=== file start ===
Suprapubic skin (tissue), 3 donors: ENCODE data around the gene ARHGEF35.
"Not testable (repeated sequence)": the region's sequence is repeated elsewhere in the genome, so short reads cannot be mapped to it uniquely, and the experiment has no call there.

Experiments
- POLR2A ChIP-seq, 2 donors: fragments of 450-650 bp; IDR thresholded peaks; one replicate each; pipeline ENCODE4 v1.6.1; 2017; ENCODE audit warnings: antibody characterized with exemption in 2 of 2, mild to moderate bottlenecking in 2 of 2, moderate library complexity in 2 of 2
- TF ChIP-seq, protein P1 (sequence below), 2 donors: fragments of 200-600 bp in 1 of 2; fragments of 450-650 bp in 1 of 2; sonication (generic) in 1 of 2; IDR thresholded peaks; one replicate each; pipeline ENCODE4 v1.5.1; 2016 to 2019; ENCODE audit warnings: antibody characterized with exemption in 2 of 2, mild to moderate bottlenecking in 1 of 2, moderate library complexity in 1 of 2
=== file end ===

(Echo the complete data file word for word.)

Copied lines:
Suprapubic skin (tissue), 3 donors: ENCODE data around the gene ARHGEF35.
"Not testable (repeated sequence)": the region's sequence is repeated elsewhere in the genome, so short reads cannot be mapped to it uniquely, and the experiment has no call there.

Experiments
- POLR2A ChIP-seq, 2 donors: fragments of 450-650 bp; IDR thresholded peaks; one replicate each; pipeline ENCODE4 v1.6.1; 2017; ENCODE audit warnings: antibody characterized with exemption in 2 of 2, mild to moderate bottlenecking in 2 of 2, moderate library complexity in 2 of 2
- TF ChIP-seq, protein P1 (sequence below), 2 donors: fragments of 200-600 bp in 1 of 2; fragments of 450-650 bp in 1 of 2; sonication (generic) in 1 of 2; IDR thresholded peaks; one replicate each; pipeline ENCODE4 v1.5.1; 2016 to 2019; ENCODE audit warnings: antibody characterized with exemption in 2 of 2, mild to moderate bottlenecking in 1 of 2, moderate library complexity in 1 of 2